D-Mama (37) D-Dada (43) and D-Baby (11/02/2011)
ITA with this.
Christina, there are some provisions that people really like. Like companies cannot deny you for pre-existing conditions. Like my sister got denied everywhere....because she had some ear surgeries in her past....more than five years in her past and it's not an ongoing issue. My coworkers daughter got kicked off her insurance because she had lap done for endo.
It is also nice that young people can stay on their parents plans longer. I was lucky and had until I was 25 but that was rare. I basically married DH when I did just so I could have his insurance.
There are some other interesting things going on...not sure that it's part of this act but it's a big push....like getting places on electronic medical records. This is going on where I work. So if I go to see doc A and get a test, all the docs can see the results and that can reduce repeat testing reducing costs. And there is a big push towards evidence based care....looking and see what the evidence shows....the newest flashiest thing (and most expensive usually) is not always the best. Another is an idea called medical homes....where you have a team based approach to chronic conditions and the hope is to keep things like say diabetes under control instead of letting it go until it's bad...and more expensive to take care of. There is a big emphasis on prevention recently...even since I started in 2003....instead of just focusing on curing things or managing them.
A lot of interesting things going on. I know my institution is pretty heavily involved in many of these things....I just wish that I had the time to read more than just scanning titles and sometimes abstracts before passing the literature searches on.
I am interested to hear what will happen in situations like mine. I am insured through my employer, and my benefit package basically allows me to insure myself at no cost to me (I voluntarily pay an extra $60/paycheck to bump up my insurance to a better plan, but I only pay the difference between the two plans). However, to insure DH i would have to pay the entire cost of his insurance, which would work out to $500 or more per month - basically it would be cheaper to self-insure. He is out of work and because he is a veteran and can use the VA services anytime for a sliding scale, we have chosen not to insure him. Medicaid is out of the question because I may way too much to qualify our family for any assistance, however with him out of work we are essentially living paycheck to paycheck because of our house. Another option available to us is to pay for Tricare because he is in the National Guard, and we have discussed that once I have a child we will insure him/her through Tricare. However, does DH being covered by the VA count as being insured? I suspect it doesn't. So we would either need to insure him or pay the tax if we can't - when he has access to healthcare without it.
I really don't think this will impact New Yorkers very much. Not only have we had Medicaid (even available to single men without children) but we have Child Health Plus as well as Family Health Plus available through the state. They're income based. My SIL had insurance available through her work, but it cost over 1/2 her paycheck. She made too much for Medicaid, so she had CHP for her kids for something like $9/month plus copays and FHP for herself for $13/month plus copays.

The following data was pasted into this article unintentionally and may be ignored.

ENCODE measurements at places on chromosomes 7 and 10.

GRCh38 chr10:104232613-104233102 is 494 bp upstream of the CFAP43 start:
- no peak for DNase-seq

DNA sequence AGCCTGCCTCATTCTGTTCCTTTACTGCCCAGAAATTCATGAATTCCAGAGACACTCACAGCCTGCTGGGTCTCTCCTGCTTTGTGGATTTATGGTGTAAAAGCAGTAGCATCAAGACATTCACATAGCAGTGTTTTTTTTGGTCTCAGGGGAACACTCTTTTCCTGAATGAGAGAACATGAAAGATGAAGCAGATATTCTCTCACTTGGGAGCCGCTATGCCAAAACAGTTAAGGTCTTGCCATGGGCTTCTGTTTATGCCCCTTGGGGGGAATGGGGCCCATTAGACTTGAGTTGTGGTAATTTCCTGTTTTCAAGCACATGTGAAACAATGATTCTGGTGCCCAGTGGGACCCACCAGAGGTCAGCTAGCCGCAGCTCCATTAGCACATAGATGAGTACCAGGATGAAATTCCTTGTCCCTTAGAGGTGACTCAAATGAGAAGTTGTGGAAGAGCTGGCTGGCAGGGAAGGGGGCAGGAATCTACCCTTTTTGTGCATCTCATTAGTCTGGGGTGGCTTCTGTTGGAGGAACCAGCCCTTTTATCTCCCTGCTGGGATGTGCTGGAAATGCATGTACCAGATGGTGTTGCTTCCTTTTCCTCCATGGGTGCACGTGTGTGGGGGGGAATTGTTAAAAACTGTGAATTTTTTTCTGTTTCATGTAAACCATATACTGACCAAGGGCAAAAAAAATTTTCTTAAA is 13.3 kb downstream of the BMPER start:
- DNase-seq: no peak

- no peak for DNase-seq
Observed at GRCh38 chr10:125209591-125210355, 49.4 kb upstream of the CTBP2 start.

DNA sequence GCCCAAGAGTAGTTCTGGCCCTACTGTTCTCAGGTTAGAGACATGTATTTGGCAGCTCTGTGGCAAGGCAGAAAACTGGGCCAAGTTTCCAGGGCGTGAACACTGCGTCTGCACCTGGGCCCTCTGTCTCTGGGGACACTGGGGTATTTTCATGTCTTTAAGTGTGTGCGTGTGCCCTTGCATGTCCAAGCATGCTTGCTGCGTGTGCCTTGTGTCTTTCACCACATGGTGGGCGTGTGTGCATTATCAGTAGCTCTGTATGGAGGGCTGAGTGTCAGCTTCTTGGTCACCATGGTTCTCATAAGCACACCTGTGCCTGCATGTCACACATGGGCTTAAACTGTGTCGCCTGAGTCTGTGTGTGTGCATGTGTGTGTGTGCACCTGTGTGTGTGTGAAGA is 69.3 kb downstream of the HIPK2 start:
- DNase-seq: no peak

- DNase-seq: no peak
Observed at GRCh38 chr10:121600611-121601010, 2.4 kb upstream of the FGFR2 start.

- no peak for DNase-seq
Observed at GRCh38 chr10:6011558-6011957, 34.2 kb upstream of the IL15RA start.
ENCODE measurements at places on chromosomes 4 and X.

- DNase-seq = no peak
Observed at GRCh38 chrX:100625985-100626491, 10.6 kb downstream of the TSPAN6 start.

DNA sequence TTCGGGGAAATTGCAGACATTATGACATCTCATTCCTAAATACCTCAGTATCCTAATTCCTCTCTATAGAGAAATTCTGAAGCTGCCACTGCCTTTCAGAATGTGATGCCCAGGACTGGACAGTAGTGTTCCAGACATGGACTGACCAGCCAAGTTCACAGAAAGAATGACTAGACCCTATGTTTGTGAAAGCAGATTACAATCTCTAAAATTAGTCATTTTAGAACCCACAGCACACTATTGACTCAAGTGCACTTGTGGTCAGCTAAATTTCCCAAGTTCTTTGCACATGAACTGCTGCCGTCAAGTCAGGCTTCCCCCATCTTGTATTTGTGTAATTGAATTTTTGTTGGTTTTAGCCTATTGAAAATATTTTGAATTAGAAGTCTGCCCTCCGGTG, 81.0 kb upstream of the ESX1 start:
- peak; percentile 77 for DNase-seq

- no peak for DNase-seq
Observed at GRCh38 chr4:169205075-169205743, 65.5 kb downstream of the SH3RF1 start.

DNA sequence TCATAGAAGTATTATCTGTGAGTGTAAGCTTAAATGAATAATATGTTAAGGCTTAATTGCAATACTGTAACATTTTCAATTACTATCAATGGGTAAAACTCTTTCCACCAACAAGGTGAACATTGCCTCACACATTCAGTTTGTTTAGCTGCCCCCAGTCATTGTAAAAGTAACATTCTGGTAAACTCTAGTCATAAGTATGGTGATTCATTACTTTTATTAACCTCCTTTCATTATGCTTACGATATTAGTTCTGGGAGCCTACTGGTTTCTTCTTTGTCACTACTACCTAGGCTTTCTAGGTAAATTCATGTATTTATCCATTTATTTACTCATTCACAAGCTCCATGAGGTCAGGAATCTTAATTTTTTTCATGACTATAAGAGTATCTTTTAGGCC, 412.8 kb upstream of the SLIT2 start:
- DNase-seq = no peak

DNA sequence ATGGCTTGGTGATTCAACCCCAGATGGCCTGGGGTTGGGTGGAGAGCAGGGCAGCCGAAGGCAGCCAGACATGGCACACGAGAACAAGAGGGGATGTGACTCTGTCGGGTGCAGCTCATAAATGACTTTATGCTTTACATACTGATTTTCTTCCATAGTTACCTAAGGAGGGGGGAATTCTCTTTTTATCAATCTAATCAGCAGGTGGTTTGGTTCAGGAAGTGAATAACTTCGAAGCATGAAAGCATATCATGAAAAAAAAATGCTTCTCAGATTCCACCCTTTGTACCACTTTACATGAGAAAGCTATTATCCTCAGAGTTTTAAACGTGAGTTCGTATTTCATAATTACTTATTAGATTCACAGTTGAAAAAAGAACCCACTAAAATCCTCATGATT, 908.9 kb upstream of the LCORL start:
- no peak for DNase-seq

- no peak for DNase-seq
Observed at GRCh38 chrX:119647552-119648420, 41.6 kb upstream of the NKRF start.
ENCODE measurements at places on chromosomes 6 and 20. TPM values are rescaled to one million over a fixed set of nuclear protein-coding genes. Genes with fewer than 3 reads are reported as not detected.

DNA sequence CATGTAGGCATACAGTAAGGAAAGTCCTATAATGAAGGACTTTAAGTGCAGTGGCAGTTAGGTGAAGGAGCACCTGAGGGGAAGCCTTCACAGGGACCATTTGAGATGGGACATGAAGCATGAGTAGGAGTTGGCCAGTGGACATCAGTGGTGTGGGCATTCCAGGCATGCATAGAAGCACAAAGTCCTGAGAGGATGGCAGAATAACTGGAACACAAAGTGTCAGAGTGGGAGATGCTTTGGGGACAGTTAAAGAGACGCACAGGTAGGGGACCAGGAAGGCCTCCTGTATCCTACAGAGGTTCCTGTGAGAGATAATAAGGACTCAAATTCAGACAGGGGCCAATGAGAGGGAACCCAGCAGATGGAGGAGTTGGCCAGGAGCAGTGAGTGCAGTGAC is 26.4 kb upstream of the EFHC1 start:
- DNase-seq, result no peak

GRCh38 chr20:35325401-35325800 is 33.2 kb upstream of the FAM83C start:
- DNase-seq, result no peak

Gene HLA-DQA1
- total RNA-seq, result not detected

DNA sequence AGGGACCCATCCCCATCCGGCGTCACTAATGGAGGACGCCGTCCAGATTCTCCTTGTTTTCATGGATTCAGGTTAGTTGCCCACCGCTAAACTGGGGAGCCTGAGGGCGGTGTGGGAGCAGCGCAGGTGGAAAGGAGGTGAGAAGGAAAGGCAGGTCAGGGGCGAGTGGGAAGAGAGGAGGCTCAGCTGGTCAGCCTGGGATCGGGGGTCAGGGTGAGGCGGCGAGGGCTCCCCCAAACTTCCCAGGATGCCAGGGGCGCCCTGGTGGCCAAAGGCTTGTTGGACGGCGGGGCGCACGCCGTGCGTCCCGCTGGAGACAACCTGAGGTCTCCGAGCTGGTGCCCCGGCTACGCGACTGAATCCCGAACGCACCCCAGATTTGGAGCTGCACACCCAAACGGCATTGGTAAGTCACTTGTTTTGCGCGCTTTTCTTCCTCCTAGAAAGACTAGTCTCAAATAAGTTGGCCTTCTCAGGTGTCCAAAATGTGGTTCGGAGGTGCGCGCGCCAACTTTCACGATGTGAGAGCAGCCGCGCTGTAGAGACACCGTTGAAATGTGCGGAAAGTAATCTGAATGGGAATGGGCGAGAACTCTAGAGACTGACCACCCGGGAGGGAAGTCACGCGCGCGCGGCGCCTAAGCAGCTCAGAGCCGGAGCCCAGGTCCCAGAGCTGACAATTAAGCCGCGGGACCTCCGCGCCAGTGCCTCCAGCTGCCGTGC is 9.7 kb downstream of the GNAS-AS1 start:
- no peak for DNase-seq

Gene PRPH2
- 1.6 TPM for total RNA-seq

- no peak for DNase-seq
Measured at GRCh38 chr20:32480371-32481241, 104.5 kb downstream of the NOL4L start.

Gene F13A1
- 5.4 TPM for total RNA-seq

This sounds like it has a good core, obviously there are going to be some kinks. Hopefully in the long run it will be beneficial for everyone
Last edited by Smplyme89; 06-28-2012 at 11:40 AM.
Oh, I understand that logic. I just don't know that the prices will even out enough that prices will truly be that affordable. My employer has over 9000 employees, but I pay more for insurance through them than I did when I worked for a company of less than 300 people. The question is really how many more people will be paying into the system and how much will what they pay help to level out the difference in premiums? I don't know that anyone has shown the actual numbers involved (they couldn't).
Last edited by Gwenn; 06-28-2012 at 11:44 AM.
Oh and thanks for helping me get a better grasp on this. I really appreciate it, ya'll are awesome
I tend to tune out all things political. It's one of those things where my feelings on the subject are not going to matter in the end, so I just go with the flow. Nothing is perfect in the beginning and that is true for all new things, I just hope that the Insurance companies do not take advantage of people being forced to be insured. That is my primary concern at the moment.
I look at this as as step in the right direction. Change never comes easy. But we need change.
Dbf is Canadian. So we can escape if need be
I agree with that. I think that this is better than nothing but not really wanted I wanted. Why pay a middle man if you don't have to? And I hate that some people seem to be "valued" more just because they are LUCKY enough to have good coverage.
Interesting enough....the UK was way ahead of the US in terms of actually using evidence based medicine. I subscribe to a number of their journals....
I am feeling irked by all the fb stati acting like this is about deadbeat welfare recipients. It's so much more complex than that. Like your sister, for example, Jennifer. Even my parents were pretty worried toward the end of my mom's life that she would lose her insurance if she stopped working. She was far from a deadbeat. *sigh.
I'd likely have to marry him. But the kids get to have dual citizenship which I love for them!